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“Efforts to curb the illegal trade have roundly failed. Once abundant, the population of South African abalone Haliotis midae is declining to unprecedented levels,” warned TRAFFIC in the report titled: Empty Shells: An assessment of abalone poaching and trade from southern Africa.
“The rampant illegal harvesting of abalone has resulted in the loss of a valuable commodity worth approximately R628m per annum,” said the report.
Researchers believe the only way to protect the species from going extinct, and not lose the income legally fished abalone generates, is international collaboration to regulate its trade.
This includes listing it again in terms of the Convention on International Trade in Endangered Species of Wild Fauna and Flora (CITES).
CITES protects the global trade in endangered, threatened and at-risk species.
“That lack of regulation means that once abalone shipments have been smuggled out of South Africa to neighbouring countries, they can easily be laundered without fear of law enforcement action.”
According to the report, world imports of abalone outweigh legal production levels in southern Africa with the total mass of imports from 2000 to 2016 being 55 863 tonnes, while only 18 905 tonnes was legally produced over the same period.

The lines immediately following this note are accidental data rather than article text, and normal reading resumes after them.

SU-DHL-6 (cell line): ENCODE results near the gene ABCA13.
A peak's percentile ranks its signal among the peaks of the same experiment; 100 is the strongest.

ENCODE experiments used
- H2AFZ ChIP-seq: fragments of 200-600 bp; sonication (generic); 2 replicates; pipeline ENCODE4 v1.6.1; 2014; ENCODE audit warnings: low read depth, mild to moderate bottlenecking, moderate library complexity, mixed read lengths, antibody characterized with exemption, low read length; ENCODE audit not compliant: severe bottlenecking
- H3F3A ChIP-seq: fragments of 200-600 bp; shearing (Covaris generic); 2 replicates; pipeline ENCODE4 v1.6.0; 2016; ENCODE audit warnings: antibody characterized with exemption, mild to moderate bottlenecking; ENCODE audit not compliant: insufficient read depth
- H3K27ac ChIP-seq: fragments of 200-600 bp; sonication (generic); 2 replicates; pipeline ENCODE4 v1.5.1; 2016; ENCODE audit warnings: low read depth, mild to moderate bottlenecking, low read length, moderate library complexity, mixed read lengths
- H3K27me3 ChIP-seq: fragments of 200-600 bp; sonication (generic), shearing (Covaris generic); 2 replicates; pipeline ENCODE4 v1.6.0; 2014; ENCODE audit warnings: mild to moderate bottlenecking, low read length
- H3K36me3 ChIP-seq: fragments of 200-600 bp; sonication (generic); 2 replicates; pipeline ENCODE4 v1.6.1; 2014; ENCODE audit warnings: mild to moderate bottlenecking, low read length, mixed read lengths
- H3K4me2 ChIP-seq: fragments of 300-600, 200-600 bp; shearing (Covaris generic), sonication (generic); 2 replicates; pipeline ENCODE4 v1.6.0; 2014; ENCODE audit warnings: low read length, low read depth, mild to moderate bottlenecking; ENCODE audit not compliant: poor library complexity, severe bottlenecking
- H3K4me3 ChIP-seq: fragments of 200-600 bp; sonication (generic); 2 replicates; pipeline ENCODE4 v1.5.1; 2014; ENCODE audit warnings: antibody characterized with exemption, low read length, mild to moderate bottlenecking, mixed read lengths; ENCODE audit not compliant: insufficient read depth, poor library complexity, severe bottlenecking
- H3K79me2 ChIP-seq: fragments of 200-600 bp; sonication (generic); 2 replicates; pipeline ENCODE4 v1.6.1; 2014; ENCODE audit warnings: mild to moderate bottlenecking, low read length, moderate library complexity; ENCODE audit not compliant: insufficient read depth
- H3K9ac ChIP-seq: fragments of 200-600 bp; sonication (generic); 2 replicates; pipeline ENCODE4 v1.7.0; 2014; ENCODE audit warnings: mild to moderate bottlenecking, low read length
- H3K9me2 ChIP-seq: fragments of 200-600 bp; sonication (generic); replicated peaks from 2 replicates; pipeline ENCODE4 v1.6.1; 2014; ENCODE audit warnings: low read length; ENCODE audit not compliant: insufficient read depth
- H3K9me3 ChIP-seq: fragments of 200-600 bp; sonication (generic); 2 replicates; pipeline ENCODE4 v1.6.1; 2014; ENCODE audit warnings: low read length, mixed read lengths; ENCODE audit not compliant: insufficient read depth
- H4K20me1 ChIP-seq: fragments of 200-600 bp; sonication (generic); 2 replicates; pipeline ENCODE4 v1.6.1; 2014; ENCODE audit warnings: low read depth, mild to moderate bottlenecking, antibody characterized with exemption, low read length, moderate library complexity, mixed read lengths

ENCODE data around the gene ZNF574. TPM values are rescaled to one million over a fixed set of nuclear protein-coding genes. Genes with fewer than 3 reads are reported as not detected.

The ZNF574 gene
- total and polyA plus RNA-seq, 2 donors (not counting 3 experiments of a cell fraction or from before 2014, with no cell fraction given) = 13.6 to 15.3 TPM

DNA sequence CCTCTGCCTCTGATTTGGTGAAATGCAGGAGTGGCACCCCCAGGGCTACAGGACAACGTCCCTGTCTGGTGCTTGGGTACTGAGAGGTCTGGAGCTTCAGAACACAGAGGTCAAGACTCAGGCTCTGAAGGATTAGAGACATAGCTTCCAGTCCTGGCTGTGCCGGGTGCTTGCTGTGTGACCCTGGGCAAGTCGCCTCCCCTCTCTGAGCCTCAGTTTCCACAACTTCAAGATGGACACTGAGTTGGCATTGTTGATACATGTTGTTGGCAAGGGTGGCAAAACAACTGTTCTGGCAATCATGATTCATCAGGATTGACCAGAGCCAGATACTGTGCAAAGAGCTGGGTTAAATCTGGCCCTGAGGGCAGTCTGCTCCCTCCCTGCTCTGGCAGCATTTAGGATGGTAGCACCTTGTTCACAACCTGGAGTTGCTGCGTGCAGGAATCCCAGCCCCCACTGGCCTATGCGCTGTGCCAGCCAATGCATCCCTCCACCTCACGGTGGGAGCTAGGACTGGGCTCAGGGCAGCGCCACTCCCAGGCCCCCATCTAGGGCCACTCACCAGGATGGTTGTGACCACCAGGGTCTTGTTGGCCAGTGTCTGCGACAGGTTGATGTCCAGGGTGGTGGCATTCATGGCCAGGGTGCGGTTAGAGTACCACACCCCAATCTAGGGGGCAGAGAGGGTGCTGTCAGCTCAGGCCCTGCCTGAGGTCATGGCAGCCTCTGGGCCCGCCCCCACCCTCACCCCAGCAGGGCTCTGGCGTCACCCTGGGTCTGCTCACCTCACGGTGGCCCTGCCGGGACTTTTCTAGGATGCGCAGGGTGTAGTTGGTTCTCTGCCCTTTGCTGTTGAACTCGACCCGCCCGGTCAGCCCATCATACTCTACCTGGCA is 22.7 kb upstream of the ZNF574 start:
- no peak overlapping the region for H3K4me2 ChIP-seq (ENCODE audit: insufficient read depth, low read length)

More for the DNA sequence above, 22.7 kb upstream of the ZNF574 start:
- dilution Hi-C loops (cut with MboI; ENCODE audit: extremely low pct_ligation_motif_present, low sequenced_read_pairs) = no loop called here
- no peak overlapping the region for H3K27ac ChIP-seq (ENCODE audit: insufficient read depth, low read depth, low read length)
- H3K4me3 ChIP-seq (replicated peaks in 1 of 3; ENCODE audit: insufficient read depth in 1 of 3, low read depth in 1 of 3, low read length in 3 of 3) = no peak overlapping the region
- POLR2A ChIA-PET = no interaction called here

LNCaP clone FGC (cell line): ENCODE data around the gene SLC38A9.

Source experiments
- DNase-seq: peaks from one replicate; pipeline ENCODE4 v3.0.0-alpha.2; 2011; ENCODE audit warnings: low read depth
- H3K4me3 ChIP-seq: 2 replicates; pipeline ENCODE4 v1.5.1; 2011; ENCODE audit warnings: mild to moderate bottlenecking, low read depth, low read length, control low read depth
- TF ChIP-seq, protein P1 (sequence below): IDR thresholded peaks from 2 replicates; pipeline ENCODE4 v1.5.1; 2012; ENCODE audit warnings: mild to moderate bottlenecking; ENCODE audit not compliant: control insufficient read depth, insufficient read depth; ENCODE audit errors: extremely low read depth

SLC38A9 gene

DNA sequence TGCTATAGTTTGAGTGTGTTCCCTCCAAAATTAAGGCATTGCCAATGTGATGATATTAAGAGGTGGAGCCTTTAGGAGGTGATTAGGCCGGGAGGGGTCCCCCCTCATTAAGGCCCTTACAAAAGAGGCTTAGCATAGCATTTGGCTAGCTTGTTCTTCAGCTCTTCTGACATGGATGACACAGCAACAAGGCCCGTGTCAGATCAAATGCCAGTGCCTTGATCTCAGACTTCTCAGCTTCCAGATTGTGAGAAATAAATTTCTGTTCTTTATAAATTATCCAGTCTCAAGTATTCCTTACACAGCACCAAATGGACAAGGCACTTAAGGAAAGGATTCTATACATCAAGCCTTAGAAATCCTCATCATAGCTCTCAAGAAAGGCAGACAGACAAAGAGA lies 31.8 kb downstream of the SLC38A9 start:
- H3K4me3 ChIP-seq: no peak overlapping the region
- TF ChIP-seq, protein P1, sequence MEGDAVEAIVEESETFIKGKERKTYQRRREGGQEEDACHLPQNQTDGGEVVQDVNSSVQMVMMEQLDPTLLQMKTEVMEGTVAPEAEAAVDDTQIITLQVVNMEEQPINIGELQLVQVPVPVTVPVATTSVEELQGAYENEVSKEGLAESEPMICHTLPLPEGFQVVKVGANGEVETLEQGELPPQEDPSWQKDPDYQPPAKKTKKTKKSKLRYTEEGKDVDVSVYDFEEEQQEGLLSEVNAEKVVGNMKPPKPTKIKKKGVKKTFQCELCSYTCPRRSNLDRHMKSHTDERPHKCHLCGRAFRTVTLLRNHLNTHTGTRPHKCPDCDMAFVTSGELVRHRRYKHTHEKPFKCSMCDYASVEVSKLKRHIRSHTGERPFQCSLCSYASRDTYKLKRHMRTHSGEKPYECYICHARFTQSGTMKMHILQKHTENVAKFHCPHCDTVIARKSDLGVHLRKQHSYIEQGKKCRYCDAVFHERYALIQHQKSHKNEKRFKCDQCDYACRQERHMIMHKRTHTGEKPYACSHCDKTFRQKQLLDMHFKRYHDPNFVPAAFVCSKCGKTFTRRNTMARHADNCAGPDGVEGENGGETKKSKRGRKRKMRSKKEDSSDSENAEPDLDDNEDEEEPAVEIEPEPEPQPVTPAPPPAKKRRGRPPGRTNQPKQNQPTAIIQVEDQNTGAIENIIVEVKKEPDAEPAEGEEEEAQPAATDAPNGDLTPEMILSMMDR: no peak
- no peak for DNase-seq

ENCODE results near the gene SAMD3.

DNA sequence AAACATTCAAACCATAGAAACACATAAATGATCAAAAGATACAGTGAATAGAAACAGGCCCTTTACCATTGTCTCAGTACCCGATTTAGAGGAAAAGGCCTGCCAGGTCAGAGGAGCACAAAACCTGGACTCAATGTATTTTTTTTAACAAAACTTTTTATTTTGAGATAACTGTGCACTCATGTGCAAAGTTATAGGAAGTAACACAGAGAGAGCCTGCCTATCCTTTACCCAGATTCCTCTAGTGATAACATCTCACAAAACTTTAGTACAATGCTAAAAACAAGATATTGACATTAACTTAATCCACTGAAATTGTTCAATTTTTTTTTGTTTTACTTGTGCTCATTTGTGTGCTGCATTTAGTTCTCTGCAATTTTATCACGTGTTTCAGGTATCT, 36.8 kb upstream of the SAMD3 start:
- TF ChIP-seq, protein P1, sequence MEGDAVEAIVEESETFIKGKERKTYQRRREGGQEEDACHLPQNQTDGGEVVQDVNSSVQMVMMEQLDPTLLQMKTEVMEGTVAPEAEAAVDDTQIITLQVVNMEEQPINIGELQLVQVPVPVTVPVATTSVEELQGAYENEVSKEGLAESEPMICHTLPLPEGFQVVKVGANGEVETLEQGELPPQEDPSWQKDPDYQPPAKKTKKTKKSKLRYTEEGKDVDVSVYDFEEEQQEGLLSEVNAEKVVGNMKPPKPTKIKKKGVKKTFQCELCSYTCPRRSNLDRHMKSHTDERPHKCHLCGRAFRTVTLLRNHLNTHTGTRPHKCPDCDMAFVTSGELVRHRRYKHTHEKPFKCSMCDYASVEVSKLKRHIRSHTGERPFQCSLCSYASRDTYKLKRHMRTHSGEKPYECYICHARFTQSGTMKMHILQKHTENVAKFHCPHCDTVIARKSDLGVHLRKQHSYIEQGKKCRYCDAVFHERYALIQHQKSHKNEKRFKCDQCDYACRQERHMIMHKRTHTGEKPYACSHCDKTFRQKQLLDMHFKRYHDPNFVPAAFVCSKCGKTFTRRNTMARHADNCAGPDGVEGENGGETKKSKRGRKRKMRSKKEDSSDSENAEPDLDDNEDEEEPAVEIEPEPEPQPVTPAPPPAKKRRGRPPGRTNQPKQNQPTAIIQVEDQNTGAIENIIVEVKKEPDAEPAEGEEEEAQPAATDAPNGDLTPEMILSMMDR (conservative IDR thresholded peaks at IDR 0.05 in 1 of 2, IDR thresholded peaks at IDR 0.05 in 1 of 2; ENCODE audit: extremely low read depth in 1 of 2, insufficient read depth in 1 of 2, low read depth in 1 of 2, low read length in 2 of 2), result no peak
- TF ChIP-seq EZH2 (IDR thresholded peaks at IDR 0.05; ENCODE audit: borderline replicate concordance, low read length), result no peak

Estimated traded volumes of illegally harvested abalone have steadily grown since 2008 and by 2016, the estimated mass of illegally harvested abalone reached 3 224 tonnes, contributing 64% of the total imports for that year.
Involvement of organised crime
TRAFFIC said that based on the average mass of individual abalone in each year provided by the Department of Agriculture, Forestry and Fisheries, this equates to over 9.5 million animals poached in 2016 – the highest annual figure for the 2000 to 2016 period.
An analysis of trade routes also suggested that up to 43% of the illegally harvested abalone was traded through a number of non-abalone-producing sub-Saharan African countries to Hong Kong Special Administrative Region between 2000 and 2016.
The in-transit and market states do not have legal provisions requiring traders to demonstrate that abalone products were fished legally.
“These are almost the highest if not the highest poaching levels we have seen in the last 20 or more years,” says TRAFFIC’s programme co-ordinator Markus Bürgener.
“This is not just a fisheries problem. Many other agencies need to get involved to address the problem holistically.
“Because of the involvement of organised crime, the apparent links to gangs in Cape Town, the links between the trade in abalone and the trade in drugs, there are also some clear negative socio-economic impacts associated with it. You have whole cohorts of people along the coast that are involved, and their work experience is only within an illicit economy.”